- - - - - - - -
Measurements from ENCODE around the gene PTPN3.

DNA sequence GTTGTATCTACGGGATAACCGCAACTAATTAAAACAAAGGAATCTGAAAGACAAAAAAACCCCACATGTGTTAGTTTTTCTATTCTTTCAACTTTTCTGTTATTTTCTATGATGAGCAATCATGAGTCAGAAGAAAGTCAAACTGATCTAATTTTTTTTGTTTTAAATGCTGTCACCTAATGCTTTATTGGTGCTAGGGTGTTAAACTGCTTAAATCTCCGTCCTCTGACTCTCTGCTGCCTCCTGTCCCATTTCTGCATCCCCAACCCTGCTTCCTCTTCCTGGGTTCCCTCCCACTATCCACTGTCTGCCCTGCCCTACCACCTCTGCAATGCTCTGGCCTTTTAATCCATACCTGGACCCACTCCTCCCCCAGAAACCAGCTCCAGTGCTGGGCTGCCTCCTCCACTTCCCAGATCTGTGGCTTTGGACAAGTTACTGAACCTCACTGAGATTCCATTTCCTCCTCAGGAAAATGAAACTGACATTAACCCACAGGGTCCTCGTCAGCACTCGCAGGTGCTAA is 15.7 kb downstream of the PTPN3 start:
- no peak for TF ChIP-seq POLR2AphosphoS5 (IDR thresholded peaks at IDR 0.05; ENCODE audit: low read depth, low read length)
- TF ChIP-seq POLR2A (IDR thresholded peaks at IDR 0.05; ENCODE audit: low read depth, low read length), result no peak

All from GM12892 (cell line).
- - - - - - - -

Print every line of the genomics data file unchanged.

Measurements from ENCODE around the gene PTPN3.

DNA sequence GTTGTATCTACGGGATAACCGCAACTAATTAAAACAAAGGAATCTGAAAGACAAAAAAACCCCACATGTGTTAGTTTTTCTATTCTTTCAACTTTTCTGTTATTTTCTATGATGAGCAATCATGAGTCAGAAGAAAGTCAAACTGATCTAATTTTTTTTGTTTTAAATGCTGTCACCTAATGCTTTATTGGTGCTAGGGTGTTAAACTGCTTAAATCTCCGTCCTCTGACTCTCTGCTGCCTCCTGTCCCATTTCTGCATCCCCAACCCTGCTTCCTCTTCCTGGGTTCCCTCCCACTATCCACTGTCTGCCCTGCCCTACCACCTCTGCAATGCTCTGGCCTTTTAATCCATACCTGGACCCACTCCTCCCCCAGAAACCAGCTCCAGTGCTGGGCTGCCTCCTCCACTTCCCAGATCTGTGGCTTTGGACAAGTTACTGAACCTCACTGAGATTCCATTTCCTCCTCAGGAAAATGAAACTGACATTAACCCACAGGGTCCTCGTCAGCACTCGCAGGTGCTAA is 15.7 kb downstream of the PTPN3 start:
- no peak for TF ChIP-seq POLR2AphosphoS5 (IDR thresholded peaks at IDR 0.05; ENCODE audit: low read depth, low read length)
- TF ChIP-seq POLR2A (IDR thresholded peaks at IDR 0.05; ENCODE audit: low read depth, low read length), result no peak

All from GM12892 (cell line).